The pandemic and persistent lockdowns over the last two years have been tough for small businesses — there’s no sugar-coating it. We’ve experienced it firsthand. But in the face of extraordinary setbacks, we’ve managed to pull through with the support of our loyal customers.
According to Salesforce’s SMB Trends report, 37 per cent of small businesses believe financial support from the community has been vital to their survival, and we know this to be true.
Based in the Northern Rivers of Maclean, NSW, it’s the community that helped uplift us through the lockdowns; it’s the community that’s flocking back to support us and it’s the community that will be key to our future growth.
Here are the lessons we learned on how to build new connections with customers and keep the community spirit alive in a digital world.
Establishing a strong digital foundation for your operations
Prior to the pandemic, Botero was experiencing the bittersweet challenges of growth. We had diversified our business, simultaneously running our own local roastery and wholesale business, shipping coffee across Australia and providing machinery to cafés in Tasmania. But with more business came more complexity.
Before the nation went into lockdown, our staff were spending too much time on admin tasks with data scattered across multiple spreadsheets. Given our fast growth, relying on old processes and procedures was no longer an option and it would’ve hampered our survival during lockdowns. We had to rebuild our operations on a strong digital foundation, and brought all of our data into Salesforce.
In our experience, having a central source of information increases visibility over customers, makes internal handovers easier, and limits unnecessary back-and-forth communication. It also drives efficiencies for our employees who can now easily allocate sales opportunities through a cloud-based platform. This in turn allows staff to drop into cafés and pick up on conversations where the last person left off, ensuring customer engagement is consistent, personalised, and relevant.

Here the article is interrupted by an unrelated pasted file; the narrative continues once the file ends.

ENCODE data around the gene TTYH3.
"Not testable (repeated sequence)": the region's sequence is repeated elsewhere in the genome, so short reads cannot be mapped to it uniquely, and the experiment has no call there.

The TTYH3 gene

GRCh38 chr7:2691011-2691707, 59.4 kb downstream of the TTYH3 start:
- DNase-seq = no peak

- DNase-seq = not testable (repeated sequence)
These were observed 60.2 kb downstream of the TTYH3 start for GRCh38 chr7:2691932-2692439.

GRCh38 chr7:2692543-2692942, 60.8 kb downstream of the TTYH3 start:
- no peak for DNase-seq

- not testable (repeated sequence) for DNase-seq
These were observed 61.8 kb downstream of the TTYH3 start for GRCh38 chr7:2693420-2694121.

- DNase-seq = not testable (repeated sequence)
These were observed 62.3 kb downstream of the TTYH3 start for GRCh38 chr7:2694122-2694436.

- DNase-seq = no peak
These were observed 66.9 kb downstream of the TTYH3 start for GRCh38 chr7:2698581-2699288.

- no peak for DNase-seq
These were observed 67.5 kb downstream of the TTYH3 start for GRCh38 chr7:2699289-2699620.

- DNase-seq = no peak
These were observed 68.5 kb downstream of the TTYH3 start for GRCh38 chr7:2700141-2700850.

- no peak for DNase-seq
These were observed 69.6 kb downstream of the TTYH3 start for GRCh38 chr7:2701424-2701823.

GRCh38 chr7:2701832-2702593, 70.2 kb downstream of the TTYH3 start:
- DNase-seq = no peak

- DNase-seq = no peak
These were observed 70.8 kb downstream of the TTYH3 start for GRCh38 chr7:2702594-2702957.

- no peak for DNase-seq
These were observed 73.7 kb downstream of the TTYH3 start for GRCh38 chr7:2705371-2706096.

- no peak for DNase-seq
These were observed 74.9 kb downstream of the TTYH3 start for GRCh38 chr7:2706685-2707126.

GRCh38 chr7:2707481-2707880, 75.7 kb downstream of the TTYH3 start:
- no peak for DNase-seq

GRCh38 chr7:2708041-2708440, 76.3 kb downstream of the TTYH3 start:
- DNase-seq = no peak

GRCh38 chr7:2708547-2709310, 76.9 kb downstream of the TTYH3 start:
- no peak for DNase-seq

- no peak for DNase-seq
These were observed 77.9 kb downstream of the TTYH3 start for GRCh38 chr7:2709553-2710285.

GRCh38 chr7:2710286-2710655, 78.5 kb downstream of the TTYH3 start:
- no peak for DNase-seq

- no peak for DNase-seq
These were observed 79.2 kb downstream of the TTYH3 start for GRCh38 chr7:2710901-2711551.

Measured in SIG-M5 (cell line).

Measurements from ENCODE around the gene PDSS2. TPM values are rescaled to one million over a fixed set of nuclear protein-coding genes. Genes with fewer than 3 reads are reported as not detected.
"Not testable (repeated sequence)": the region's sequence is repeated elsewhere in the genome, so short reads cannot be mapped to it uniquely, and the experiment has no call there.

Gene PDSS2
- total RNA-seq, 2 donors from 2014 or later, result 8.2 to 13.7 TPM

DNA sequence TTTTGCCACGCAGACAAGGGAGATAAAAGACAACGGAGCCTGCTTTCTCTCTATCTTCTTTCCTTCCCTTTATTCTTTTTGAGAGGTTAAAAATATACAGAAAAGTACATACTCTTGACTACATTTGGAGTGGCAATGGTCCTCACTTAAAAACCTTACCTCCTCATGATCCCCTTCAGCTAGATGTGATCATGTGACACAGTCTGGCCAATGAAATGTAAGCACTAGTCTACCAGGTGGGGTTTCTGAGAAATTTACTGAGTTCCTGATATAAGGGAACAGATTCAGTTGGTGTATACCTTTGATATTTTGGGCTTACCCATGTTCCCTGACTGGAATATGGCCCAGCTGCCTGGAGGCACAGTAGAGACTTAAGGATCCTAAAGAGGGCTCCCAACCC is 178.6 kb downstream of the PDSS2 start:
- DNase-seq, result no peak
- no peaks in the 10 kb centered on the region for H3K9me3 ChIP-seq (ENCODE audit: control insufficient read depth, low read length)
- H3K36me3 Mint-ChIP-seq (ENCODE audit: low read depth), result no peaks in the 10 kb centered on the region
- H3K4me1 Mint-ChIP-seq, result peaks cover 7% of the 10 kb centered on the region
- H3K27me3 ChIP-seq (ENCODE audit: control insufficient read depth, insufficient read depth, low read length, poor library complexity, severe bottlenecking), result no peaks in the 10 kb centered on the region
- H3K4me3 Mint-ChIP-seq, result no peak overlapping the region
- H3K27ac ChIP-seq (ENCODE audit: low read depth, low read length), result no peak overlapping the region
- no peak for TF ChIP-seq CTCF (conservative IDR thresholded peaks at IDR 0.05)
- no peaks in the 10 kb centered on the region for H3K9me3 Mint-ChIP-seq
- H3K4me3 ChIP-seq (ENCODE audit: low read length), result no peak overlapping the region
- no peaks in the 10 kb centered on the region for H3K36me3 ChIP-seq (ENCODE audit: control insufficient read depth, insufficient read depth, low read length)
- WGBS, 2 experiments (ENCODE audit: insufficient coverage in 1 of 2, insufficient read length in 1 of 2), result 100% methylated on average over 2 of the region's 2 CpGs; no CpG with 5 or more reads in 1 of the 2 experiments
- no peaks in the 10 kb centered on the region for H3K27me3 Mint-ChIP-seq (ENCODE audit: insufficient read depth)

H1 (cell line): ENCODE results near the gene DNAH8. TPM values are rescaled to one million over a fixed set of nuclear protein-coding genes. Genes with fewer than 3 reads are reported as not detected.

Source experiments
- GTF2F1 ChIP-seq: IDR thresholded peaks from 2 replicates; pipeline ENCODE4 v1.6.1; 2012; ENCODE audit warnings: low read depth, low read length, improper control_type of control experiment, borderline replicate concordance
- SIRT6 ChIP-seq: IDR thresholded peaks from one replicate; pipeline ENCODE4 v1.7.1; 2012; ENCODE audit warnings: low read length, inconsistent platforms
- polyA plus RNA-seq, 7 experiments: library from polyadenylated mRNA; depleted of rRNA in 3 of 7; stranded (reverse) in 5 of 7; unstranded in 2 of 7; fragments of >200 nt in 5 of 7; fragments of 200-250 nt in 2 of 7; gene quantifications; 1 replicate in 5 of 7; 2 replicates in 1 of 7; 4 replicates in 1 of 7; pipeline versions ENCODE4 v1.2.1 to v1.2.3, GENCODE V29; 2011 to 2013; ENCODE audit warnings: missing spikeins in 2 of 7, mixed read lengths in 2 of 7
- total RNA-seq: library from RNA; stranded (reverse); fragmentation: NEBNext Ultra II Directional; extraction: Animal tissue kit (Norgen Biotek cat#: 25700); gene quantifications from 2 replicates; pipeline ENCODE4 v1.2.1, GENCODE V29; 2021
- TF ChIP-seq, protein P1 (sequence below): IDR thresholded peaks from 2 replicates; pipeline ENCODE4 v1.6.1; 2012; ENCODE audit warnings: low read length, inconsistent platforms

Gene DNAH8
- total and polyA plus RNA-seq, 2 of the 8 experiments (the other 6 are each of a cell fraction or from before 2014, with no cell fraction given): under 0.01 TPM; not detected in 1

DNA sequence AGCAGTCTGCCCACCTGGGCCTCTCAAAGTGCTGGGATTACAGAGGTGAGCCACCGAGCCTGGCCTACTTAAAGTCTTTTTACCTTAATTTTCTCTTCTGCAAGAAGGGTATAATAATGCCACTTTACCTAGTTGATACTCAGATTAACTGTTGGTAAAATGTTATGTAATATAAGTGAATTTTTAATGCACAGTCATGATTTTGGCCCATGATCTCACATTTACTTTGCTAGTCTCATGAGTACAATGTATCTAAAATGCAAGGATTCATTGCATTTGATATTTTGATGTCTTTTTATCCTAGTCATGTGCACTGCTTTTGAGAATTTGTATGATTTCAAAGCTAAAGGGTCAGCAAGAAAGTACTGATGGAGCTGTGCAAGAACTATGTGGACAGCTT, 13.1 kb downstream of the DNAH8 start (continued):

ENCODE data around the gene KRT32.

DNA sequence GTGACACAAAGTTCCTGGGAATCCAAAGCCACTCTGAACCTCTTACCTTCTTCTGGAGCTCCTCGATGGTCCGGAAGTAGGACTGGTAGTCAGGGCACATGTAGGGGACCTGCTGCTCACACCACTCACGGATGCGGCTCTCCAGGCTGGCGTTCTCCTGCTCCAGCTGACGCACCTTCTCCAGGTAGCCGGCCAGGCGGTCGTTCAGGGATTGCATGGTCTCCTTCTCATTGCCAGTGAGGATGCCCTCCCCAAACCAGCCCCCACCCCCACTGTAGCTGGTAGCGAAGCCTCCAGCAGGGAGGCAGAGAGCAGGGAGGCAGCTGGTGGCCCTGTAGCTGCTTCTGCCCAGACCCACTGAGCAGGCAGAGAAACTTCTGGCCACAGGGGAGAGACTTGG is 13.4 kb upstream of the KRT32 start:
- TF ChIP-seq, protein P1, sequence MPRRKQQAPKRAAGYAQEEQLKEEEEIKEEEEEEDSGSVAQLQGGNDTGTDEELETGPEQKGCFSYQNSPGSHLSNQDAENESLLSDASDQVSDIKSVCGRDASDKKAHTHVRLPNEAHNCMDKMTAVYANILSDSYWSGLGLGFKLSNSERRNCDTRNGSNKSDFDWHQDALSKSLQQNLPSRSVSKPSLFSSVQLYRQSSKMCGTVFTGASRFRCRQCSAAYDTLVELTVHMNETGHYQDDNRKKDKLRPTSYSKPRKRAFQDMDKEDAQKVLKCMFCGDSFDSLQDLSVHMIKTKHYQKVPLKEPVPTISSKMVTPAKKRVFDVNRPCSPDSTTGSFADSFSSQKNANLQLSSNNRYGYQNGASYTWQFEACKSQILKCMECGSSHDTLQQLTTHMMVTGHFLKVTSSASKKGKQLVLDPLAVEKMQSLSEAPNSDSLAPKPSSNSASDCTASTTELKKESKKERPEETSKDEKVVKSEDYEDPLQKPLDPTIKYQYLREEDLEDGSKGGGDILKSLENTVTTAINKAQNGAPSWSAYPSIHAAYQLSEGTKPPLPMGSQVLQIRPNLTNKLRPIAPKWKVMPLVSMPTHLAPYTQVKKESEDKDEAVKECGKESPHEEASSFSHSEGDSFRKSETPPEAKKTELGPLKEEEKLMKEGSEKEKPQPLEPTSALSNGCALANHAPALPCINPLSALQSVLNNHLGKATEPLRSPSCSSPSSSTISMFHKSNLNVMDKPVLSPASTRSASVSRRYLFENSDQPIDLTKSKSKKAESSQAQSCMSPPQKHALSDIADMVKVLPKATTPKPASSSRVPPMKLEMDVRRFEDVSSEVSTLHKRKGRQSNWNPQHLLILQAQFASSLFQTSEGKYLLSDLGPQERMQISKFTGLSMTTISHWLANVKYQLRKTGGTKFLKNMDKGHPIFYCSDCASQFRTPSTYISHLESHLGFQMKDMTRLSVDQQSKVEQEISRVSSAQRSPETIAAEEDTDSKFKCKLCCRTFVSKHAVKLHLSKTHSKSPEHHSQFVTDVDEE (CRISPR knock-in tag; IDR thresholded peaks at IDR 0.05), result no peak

The introspective nature of digitising our processes also made us look to other areas of our business that we could promote further to our community and wholesale partners. For example, we’ve always been a sustainability-focused business, but what we realised is that we hadn’t done a great job at telling our broader community about all the amazing things we do. The idea of self-promotion didn’t come to us naturally, but we found great community support to do so in our local area and across the country.
Serving the community the best experiences, whether they’re online or in store
From our humble beginnings serving coffee from a café storage area in a town of 2000, to becoming one of the most popular roasteries in Australia, our understanding of community has evolved to include customers online and those lining up in-store.
With shopping habits changing, we recognised the importance of bringing the best customer experiences from in-store to online. Even before the pandemic, websites and mobile apps were popular places for buying food and drinks, but these became the only way for customers to support local eateries during lockdown. That’s why our decision to enhance our website was hugely beneficial throughout the pandemic. This, alongside investments in digital marketing, was key to reaching more customers in different online spaces, like social media and search engines, boosting online sales.
As Australia opens back up, locals are coming back to the store to show their loyalty and willingness to spend more to support our business. We didn’t know it then, but when we started transforming, we were setting ourselves up for success through extraordinary times.